"I fall back dazzled at beholding myself all rosy red."
Edmond Rostand 1868-1918 "Chantecler" 1910 - Act II, scene iii

"Keep your sunny side up." Buddy De Sylva (George Gard) 1895-1950
"Sunny Side Up" 1929 - title song



Thursday, December 01, 2005

'TIS THE SEASON TO BE JOLLY

"At Christmas play and make good cheer,
For Christmas comes but once a year."
Thomas Tusser 1524-1580 "A Hundred Good Points of Husbandry" 1557
"The Farmer's Daily Diet."

Well, here it is December. Kala Mena, as the Greeks say at the first day of a new month.
"Good Month!" What do writers do when they aren't writing? Well, now that the holiday season seems rapidly upon us, my social calendar is quickly filling up with all sorts of
luncheons, dinners, parties and other festivities. I have been spending some time at home these days, between shopping sprees and visits with friends, so I didn't do a lot of writing this week other than in blogs and journals. I felt I needed a bit of time to 'regroup'. It's time for some changes.

So...today I went to my stylist's in the suburbs (a long sky-train and bus journey) and had my hair done -- a new style, something more 'gamin' and a new colour, bright and attractive for the festive season -- had some copper (red) streaks put in the blonde, so now my hair has a definite apricot glow which looks quite nice, a change from the platinum of the summer.

On my way home I decided to go Mall shopping. I haven't been to this particular Mall for several months and since my last visit they've renovated and changed things so it was a bit overwhelming. I was wandering around trying to relocate the Food Fair (because I was starving!) and who should I bump into my my son. What a nice surprise! He pointed me in the right direction for some souvlaki and Greek salad, and then I started my quest to find a new top for my Christmas wardrobe.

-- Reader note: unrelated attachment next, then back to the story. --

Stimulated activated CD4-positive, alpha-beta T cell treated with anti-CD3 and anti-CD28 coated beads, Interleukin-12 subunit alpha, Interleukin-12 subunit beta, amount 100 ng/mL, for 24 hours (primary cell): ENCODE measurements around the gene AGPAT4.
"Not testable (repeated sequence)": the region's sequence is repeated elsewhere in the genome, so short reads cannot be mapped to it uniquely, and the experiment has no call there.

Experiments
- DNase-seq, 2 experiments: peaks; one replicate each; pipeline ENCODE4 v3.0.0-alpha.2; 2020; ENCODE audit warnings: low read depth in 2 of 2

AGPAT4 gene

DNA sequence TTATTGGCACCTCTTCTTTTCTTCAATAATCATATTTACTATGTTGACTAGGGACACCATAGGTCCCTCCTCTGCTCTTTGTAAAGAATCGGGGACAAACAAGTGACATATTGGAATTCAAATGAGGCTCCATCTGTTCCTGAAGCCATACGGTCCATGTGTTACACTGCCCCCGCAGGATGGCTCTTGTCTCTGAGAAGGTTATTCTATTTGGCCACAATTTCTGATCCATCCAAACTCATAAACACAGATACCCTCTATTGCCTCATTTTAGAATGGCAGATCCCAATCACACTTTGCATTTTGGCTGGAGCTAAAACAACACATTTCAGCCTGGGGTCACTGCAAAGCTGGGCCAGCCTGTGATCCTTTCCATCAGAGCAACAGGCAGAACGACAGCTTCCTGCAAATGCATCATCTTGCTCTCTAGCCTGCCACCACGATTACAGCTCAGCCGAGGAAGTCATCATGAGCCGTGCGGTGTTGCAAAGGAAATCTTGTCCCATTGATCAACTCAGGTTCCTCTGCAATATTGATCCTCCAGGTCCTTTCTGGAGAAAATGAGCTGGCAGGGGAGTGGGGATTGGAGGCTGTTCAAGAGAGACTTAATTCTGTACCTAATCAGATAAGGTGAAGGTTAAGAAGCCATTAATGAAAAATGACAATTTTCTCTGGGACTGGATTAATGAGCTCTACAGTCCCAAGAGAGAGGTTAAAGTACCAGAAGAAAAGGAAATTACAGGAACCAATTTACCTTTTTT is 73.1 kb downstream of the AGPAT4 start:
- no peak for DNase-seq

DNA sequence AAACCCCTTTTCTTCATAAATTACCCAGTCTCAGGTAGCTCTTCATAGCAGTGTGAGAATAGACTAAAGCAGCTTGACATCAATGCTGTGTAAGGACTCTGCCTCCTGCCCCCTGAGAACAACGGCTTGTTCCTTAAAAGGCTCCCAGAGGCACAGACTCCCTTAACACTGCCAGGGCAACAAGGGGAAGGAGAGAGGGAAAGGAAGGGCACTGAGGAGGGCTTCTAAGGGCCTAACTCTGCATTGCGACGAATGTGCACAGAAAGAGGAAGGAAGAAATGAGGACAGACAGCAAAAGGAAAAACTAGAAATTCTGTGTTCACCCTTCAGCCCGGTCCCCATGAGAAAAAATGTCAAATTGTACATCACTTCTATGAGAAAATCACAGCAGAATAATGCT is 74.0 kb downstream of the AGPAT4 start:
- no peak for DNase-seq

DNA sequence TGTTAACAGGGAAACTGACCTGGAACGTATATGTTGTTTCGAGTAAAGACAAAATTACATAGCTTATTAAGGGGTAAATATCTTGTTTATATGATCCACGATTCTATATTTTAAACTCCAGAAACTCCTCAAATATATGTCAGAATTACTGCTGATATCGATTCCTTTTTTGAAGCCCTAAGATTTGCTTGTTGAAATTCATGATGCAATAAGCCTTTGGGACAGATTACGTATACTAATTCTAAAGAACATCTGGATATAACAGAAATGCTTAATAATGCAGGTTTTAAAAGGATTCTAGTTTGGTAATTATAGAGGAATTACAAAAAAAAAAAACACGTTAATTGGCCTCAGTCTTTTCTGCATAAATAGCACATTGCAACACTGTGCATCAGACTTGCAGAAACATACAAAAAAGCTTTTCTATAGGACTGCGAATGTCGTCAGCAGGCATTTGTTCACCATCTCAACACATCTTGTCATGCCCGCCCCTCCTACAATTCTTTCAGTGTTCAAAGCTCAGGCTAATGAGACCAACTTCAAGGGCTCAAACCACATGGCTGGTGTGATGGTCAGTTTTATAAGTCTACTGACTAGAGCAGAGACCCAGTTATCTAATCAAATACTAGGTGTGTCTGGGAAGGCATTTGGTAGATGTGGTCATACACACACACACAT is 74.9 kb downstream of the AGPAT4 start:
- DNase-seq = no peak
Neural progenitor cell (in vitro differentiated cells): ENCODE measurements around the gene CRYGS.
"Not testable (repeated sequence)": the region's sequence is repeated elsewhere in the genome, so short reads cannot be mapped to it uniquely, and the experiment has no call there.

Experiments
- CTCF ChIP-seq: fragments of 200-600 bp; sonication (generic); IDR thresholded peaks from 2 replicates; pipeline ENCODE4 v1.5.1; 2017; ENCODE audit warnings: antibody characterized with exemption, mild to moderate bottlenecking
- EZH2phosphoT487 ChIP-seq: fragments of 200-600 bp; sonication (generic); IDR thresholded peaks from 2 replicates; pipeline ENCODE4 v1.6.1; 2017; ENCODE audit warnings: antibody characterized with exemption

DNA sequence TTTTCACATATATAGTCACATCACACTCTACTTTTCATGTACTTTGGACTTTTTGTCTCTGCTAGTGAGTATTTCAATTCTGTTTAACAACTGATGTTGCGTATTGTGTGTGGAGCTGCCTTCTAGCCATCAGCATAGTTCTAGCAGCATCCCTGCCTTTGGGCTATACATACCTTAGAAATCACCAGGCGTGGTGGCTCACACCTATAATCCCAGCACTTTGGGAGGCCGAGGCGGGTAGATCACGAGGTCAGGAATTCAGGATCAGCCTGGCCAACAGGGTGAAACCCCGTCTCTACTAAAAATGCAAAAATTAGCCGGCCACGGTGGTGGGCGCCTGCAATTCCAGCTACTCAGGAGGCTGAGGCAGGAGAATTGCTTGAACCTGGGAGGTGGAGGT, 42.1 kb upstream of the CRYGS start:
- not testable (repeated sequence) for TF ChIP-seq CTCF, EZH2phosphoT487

I'd had my eye on a red India-type shirt I'd seen at a small shop on the Drive, but when I'd gone back to look at it yesterday, decided it was a bit cheesy looking and too expensive. So I started to search at the Mall and I believe I went into every clothing store in the place, all three shopping tiers. Couldn't find anything that I liked. Saw a lot of ugly stuff and weird colours and found the music annoying in the shops -- talk about retail hype!!! -- and eventually gave up. Didn't spend a coin! And when I came out of the Mall it was already dark.